For the shaping of ceramic and powder metallurgical green bodies, classical methods such as cold isostatic pressing, extrusion, slip casting, or wet pressing are available, in addition to 3D printing. Special measurement and simulation methods have been developed for drying. The quality of green bodies is examined using in-house methods and dual-energy computed tomography. The thermal processes for green bodies are carried out in various electric or gas-fired furnaces, where inert, oxidative, or reducing atmospheres as well as vacuum and overpressure can be applied. The optimization of parameters during thermal processes is carried out in a targeted manner using special thermo-optical measurement methods (TOM). For the production of composites, melt infiltration processes can be used. In particular, additively manufactured components have a high potential for post-processing-free production when heat treatment is optimized. If finishing of functional surfaces is necessary, a computer-controlled five-axis machining center is available, among others. Components with complex geometry can be built up from simple components using high-temperature joining techniques. Material and component properties are evaluated using non-destructive methods, material testing methods, and microstructure analyses (see Characterization).

One application focus is high-temperature materials, such as lightweight refractory aids, high-temperature insulation made of foam ceramics, sensor and burner materials, as well as high-temperature joints. Experience also exists in the development of electroceramics, for example for actuators, varistors, insulators, and heat sinks. Additionally, cutting and structural materials are being developed.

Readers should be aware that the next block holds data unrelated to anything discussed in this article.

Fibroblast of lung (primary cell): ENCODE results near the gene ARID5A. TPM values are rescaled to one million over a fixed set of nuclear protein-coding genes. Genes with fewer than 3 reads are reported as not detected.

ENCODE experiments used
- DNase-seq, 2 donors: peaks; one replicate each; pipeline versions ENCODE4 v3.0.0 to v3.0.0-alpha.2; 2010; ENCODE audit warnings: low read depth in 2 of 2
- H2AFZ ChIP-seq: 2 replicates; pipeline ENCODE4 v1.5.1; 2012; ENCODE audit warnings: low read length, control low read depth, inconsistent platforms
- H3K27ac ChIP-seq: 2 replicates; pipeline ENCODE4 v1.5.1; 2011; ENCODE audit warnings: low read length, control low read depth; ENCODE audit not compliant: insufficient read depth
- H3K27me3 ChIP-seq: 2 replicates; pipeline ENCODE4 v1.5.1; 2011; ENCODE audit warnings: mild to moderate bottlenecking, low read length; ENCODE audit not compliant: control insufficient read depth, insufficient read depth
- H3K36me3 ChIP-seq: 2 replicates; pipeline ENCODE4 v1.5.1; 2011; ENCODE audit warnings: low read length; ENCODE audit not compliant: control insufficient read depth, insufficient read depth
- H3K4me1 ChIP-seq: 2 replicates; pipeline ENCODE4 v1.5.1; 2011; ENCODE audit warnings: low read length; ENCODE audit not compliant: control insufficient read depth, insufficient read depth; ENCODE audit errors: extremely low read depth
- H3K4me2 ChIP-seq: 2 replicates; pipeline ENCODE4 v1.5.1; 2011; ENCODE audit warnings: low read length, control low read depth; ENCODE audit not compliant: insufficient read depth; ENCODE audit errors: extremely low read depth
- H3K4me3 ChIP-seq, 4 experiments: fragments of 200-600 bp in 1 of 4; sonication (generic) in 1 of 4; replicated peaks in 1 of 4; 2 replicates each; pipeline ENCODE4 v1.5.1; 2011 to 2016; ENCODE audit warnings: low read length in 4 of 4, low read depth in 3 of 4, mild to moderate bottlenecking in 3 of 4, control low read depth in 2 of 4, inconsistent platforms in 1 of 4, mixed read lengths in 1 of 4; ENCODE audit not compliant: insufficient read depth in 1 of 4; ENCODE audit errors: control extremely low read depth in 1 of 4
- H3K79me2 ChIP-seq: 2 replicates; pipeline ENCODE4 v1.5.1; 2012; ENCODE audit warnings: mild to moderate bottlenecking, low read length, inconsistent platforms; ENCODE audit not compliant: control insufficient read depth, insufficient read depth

Service Offering:

  • Identification of suitable materials for customer-specific applications: oxide ceramics, non-oxide ceramics, silicate ceramics, powder metals, hard metals, fine-grain graphite, and metal-ceramic composites
  • Design of components for complex thermomechanical loads (topology optimization)
  • Determination of optimal microstructures for customer-specific requirements
  • Microstructure analysis with electron microscopy, X-ray diffraction, etc.
  • Development of composites with customer-specific mechanical, thermal, and electrical properties
  • Powder metallurgical production and optimization of microstructures
  • Prototype and small series production of components, also using additive manufacturing
  • Design and optimization of heat treatment processes
  • Material and component testing

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Component Design

Fraunhofer-Center HTL designs components made of ceramics, metals or composites using computer simulations.


Fraunhofer Center HTL develops components as demonstrators, testable prototypes, or carries out the manufacturing process for small series in closed process chains


At Fraunhofer Center HTL, samples of ceramic materials, ceramic fibers, textile semi-finished products, prepregs, and fiber-reinforced composites can be produced under both laboratory- and near-series production conditions.

Additive Manufacturing

Fraunhofer Center HTL develops and produces components made of ceramics, metals, and metal-ceramic composites through 3D printing processes.